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Original Research |

The Long-Term Effect of Bacille Calmette-Guérin Vaccination on Tuberculin Skin Testing: A 55-Year Follow-Up Study

James D. Mancuso, M.D., Dr.P.H.; Rupal M. Mody, M.D.; Cara H. Olsen, Dr.P.H.; Lee H. Harrison, M.D.; Mathuram Santosham, M.D.; Naomi E. Aronson, M.D.
Author and Funding Information

Author contributions: The individuals named above have each provided substantial contributions to the conception and design of this work and each has participated in drafting and revising the manuscript. All have given final approval of the version to be published and agree to be accountable for all aspects of the work.

Sources of funding support: None

Financial disclosures/Conflicts of Interest: None of the authors report a conflict of interest or have financial interests to disclose.

Descriptor Number: 11.4 Mycobacterial Disease: Host Defenses

Disclaimer: The views expressed in this article are those of the authors and do not reflect the official policy of the Uniformed Services University of the Health Sciences, Department of Army, the Department of Defense, or the U.S. Government.

1Department of Preventive Medicine and Biostatistics, Uniformed Services University of the Health Sciences, Bethesda, MD

2William Beaumont Army Medical Center, El Paso, TX

3Infectious Diseases Epidemiology Research Unit, University of Pittsburgh, Pittsburgh, PA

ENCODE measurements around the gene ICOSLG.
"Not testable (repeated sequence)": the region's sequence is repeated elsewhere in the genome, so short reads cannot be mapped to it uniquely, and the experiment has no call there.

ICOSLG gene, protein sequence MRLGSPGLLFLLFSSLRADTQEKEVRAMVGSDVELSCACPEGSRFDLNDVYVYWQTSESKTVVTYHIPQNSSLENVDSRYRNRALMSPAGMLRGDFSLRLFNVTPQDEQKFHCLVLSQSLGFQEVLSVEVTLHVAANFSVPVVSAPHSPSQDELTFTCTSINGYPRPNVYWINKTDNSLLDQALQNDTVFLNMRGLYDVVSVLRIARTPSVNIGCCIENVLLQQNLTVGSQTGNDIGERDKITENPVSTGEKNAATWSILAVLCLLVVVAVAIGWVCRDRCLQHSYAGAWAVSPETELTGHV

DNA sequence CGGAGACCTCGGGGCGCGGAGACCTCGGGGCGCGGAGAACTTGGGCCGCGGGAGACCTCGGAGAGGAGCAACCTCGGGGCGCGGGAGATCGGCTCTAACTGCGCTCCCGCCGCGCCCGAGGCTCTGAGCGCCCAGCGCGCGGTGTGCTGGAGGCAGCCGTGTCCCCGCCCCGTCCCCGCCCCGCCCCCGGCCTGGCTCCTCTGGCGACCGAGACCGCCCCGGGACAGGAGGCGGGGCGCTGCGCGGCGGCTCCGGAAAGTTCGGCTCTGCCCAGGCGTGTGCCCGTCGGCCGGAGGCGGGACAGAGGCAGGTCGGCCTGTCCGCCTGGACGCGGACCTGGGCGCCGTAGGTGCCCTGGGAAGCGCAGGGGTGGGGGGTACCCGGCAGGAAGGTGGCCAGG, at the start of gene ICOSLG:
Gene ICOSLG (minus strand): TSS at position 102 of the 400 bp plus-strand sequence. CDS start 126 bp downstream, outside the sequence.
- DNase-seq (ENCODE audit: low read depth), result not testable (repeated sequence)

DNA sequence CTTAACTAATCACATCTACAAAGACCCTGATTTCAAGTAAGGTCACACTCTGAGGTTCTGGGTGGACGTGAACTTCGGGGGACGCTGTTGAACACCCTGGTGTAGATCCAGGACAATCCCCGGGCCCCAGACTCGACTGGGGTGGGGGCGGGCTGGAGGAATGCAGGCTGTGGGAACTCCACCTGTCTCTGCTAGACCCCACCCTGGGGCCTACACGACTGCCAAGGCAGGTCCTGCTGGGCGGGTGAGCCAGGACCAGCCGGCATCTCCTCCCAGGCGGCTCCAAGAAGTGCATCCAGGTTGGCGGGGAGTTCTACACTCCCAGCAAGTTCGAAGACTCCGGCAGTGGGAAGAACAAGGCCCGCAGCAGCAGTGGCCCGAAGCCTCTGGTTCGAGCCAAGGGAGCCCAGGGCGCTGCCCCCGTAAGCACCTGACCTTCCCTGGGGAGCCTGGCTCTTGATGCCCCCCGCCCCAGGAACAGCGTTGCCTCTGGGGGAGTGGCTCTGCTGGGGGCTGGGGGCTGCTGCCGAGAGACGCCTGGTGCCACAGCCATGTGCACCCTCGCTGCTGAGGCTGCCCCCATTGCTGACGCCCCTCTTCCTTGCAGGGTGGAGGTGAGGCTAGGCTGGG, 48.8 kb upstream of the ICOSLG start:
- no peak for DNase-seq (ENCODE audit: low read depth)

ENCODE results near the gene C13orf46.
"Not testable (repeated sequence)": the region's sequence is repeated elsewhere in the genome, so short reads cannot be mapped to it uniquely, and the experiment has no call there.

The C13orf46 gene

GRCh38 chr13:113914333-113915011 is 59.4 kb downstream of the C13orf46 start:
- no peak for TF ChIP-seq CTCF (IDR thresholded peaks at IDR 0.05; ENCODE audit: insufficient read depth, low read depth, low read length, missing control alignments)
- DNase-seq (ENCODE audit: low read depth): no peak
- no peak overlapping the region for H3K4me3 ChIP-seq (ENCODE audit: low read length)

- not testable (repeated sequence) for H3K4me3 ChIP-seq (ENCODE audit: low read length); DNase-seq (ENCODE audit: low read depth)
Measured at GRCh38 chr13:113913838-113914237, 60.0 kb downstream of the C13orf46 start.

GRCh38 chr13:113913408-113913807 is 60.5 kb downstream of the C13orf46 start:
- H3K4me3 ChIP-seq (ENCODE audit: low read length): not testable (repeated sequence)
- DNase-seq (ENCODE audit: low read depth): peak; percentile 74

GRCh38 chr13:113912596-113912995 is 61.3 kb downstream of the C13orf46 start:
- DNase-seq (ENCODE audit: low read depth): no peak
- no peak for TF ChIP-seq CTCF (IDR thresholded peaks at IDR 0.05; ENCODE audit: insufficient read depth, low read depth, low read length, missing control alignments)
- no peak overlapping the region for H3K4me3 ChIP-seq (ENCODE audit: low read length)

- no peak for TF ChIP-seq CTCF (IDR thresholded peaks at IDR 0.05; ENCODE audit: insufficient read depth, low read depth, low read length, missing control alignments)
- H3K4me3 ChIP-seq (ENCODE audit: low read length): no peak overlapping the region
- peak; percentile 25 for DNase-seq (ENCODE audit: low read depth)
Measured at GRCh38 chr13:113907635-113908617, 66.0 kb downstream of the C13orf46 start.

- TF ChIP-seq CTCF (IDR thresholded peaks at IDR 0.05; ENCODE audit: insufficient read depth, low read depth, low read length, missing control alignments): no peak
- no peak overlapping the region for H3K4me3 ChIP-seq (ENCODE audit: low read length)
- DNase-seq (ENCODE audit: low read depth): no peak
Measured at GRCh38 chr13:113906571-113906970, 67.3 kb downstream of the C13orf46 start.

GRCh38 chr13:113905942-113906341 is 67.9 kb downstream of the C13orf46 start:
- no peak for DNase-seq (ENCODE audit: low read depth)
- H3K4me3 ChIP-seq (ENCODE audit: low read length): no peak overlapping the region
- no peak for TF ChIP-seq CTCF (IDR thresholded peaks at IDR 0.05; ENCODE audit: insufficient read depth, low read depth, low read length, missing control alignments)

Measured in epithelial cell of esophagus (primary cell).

4Center for American Indian Health, Department of International Health, Johns Hopkins Bloomberg School of Public Health, Baltimore, MD

5Department of Medicine, Uniformed Services University of the Health Sciences, Bethesda, MD

Correspondence and reprints to: James D. Mancuso Department of Preventive Medicine and Biostatistics Uniformed Services University of the Health Sciences 4301 Jones Bridge Road Bethesda, MD 20814.


Copyright 2017, . All Rights Reserved.


Chest. 2017. doi:10.1016/j.chest.2017.01.001
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Abstract

Background  Bacille Calmette-Guérin vaccination (BCG) is known to cause false positive tuberculin skin test (TST) results from cross-reactions to mycobacterial antigens. However, the duration of BCG influence on the TST is poorly characterized. The objective of the study was to assess the long-term effect of BCG vaccination on TST reactivity.

Methods  Data on TST reactivity were prospectively collected during 1935-47 as part of a clinical trial among American Indians / Alaskan Natives and retrospectively thereafter between 1948 and 1998. TST induration of > 10 millimeters was defined as positive. Kaplan-Meier and multivariate Cox regression were used to compare the time to TST conversion and reversion between the BCG and placebo groups.

Results  BCG vaccination after infancy was associated with an increased risk of TST reactivity in the first 15 years after vaccination (adjusted Hazard Ratio=2.33). This association remained during the interval 16-55 years after vaccination, although the effect was attenuated (adjusted Hazard Ratio=1.26). Age at vaccination modestly impacted the effect of BCG on TST in the first 15 years. Positive TSTs among the BCG-vaccinated group were more likely to revert to negative during the first 15 years but not in the latter period.

Conclusions  This study provides evidence that BCG vaccination after infancy may influence the TST beyond the 10-year period conventionally accepted by the Centers for Disease Control and Prevention (CDC), extending up to 55 years after vaccination. This suggests that BCG vaccination should be taken into account when interpreting TST results regardless of time elapsed since vaccination.


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